mannerisms

Ruminations on the electronics industry from David Manners, Senior Components Editor on Electronics Weekly.

Milton Keynes (Who Else?) Falls For IoT Bollox

If something’s worth doing it’s worth paying for. Intel founder Bob Noyce used to say that he stayed clear of taking military money “because I thought it was an affront to any research people to say that you’re not worth supporting out of real money.”

So when Milton Keynes says today that it’s setting up an IoT network with BT and Neul, you have to wonder who’s paying for it?

Because the question mark over IoT is: What is the business case?

Interestingly, one of the only two use cases (the other being dustbin monitoring) for IoT networks instanced in today’s announcement is the provision of dynamic information on parking spaces.

That is exactly the same use case as was quoted to me by ARM’s CTO when I asked him for the IoT business case.

The only one of these I know of is the IoT-based parking scheme which has been installed in San Francisco – paid for out of taxpayer dollars.

Not what Noyce would have called “real money”.

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10 Comments

  1. david manners
    June 03, 2014 21:51

    Ah yes indeed, Duncan I sat through many a presentation by Echelon at that time which was saying exactly the same thing. Thank God it never materialised. To me the most wonderful thing about home is that most of what I do there does not depend on electronic controls, connectivity or automation – all of which, in the computer and comms worlds, lead, IMHO, to mind-rending exasperation and frustration.

  2. Duncan
    June 03, 2014 19:33

    Just saw this and thought it was amusingly relevant to what David calls the IoT bollox. Perhaps Microsoft should have started developing a tablet instead.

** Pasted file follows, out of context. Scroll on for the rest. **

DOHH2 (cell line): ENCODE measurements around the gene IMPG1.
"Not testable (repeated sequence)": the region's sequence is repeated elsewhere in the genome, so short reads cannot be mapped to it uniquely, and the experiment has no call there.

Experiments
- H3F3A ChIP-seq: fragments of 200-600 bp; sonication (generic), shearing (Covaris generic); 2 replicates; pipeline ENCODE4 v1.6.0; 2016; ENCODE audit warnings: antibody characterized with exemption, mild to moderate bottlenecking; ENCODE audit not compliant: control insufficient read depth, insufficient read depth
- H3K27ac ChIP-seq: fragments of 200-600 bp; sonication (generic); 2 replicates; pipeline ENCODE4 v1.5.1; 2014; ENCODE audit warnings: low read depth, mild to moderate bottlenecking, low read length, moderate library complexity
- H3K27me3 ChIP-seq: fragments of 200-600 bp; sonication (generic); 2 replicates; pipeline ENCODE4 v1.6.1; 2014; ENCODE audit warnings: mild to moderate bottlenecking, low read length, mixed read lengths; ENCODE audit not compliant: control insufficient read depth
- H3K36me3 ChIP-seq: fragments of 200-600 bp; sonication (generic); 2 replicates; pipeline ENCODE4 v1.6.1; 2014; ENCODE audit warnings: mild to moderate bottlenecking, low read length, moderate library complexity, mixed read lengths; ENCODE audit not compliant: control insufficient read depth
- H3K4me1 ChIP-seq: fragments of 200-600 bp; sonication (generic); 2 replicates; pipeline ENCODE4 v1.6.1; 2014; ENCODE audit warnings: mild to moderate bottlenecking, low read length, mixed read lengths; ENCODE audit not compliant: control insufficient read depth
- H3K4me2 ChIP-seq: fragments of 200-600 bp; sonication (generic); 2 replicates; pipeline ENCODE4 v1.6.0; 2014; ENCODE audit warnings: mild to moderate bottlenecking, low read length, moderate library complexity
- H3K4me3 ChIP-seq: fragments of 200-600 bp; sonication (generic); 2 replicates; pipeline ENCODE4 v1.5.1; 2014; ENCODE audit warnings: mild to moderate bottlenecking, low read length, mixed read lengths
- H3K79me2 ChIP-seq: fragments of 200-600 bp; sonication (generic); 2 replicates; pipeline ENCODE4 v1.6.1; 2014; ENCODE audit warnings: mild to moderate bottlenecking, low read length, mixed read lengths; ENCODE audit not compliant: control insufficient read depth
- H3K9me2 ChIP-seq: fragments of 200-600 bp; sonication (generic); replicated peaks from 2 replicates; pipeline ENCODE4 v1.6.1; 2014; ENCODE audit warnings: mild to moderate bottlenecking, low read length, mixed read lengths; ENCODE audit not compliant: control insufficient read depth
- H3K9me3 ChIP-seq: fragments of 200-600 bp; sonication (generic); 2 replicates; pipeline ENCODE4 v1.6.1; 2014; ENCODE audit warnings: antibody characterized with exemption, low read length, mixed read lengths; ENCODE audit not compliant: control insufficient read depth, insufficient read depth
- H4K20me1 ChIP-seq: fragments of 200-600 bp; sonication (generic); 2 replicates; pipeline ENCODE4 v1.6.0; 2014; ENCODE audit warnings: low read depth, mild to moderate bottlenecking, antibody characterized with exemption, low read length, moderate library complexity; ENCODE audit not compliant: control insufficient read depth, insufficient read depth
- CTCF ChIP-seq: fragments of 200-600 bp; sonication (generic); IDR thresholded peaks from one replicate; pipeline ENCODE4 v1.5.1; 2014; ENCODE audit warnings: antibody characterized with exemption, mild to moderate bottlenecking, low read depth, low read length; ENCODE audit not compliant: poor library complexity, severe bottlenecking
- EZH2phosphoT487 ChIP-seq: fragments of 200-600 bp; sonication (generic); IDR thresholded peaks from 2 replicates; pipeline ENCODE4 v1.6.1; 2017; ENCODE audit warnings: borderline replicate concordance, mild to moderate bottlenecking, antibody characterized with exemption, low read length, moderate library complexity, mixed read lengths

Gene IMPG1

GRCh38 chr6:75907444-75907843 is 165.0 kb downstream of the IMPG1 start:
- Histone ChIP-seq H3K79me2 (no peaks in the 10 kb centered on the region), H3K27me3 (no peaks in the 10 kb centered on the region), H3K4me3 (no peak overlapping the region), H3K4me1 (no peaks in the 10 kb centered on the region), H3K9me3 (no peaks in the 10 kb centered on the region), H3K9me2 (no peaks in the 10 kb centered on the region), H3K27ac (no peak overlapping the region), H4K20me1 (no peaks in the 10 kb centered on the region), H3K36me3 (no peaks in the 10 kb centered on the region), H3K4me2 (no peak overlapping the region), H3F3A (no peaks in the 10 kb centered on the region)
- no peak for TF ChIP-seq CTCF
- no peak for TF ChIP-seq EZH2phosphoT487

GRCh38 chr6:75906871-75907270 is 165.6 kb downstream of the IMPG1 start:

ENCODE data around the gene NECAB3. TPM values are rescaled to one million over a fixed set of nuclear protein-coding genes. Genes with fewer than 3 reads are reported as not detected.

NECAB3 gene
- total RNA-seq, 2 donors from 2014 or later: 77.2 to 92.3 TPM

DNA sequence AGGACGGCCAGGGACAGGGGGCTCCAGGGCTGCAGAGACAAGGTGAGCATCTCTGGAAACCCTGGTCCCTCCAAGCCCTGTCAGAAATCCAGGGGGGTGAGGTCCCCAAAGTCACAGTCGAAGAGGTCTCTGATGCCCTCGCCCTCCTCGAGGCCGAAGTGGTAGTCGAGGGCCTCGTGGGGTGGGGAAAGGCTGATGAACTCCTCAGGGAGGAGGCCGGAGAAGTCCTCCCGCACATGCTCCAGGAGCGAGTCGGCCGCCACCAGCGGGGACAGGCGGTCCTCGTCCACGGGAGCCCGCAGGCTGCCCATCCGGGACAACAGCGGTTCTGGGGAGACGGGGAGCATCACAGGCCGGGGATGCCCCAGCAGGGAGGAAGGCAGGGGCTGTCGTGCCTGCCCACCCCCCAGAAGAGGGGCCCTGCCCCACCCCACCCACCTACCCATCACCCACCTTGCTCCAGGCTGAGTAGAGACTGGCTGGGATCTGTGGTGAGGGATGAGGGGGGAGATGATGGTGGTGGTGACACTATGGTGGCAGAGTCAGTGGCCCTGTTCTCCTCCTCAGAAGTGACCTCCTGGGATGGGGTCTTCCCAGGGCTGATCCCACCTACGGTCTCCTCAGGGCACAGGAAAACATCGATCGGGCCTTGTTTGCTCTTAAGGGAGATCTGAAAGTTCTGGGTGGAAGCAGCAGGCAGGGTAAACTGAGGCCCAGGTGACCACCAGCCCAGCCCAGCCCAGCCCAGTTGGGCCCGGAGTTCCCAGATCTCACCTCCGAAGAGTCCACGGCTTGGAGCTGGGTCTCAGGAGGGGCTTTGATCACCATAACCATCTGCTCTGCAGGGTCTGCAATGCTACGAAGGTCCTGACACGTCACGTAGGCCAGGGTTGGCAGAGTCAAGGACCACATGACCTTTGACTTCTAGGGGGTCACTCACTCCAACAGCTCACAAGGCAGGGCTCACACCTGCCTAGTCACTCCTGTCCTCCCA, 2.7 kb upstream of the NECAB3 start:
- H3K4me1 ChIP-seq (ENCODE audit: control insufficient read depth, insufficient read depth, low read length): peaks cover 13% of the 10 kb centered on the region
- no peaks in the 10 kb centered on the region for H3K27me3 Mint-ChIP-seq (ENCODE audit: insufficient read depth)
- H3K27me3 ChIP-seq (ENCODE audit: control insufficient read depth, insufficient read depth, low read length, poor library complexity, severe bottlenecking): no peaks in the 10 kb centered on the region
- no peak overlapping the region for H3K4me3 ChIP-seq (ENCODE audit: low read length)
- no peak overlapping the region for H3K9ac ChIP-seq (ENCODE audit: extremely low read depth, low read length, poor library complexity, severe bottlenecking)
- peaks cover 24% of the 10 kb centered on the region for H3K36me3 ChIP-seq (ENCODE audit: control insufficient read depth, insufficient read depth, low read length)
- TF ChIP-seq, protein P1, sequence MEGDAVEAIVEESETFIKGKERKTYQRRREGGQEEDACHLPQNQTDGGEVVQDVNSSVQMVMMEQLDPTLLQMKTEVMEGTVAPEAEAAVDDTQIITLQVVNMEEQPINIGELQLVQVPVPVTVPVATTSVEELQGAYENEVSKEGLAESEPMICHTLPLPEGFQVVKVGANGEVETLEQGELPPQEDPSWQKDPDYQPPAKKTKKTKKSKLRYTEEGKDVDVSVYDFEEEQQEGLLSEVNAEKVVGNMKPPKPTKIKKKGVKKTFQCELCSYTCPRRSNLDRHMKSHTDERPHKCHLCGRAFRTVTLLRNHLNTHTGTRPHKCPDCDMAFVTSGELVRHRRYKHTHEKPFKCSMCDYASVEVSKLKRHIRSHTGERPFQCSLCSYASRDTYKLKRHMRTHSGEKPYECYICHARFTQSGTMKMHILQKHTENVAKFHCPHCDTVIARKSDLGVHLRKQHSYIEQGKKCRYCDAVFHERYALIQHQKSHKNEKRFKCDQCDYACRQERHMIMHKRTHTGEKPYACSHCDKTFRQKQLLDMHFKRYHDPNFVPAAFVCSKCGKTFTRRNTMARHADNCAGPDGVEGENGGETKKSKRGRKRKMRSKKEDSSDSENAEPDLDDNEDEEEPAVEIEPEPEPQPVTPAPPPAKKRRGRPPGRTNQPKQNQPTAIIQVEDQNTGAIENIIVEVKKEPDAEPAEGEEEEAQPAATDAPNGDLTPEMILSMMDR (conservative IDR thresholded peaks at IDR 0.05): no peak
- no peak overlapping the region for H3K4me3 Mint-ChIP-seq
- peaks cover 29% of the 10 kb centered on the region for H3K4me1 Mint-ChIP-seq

http://www.huffingtonpost.co.uk/2014/06/03/microsofts-house-future_n_5436271.html?icid=maing-grid7%7Cuk%7Cdl16%7Csec1_lnk2%26pLid%3D268958

  3. david manners
    May 27, 2014 11:36

    Yes luvly jubbly bollox for morons, harry-off-the-boat, marketing at it’s sloppiest, whimpiest and stupidest.

  4. harry off-the-boat
    May 27, 2014 10:12

    http://www.citeworld.com/article/2158441/internet-of-things/10-most-powerful-internet-of-things-companies.html

    the something of things – yawn – could marketing get any more lazy?
    this is typical of the mash-up culture we now have. pathetic.

  5. david manners
    May 26, 2014 14:42

    Yes Silverman, IOT could enable a hostile world.

  6. SilverMan
    May 26, 2014 12:15

    So IoT dynamic pricing can allow the hospital car park to increase pricing during an epidemic then.

    Perhaps IoT can allow some chap driivng his wife to the delivery room to pay top dollar for his parking space – since he is likely to pay anything?

    Man is wolf to man.

  7. david manners
    May 23, 2014 21:07

    Sadly, Terry, that’s very true

  8. Terry
    May 23, 2014 18:21

    Entirely agree with your ire at the dynamic extortion racket David, but don’t blame the technology, blame the MBA pricks who try to pervert every new innovation into a new opportunity to gouge.

  9. david manners
    May 23, 2014 14:00

    What’s worse, SilverMan, is that San Francisco uses the system for ‘dynamic charging’ i.e. the fewer spaces there are available the more you pay. That takes gouging the customer to a whole new level. God rot IoT.

  10. SilverMan
    May 23, 2014 11:02

    Car parking is already an extortion racket. Here in Belfast our city hospital handed the car park over to private hands. The result is that people are exploited with eye watering charges when their eyes are already watering due to other reasons.
    The twit from ARM wants “an ARM in every space” does he?

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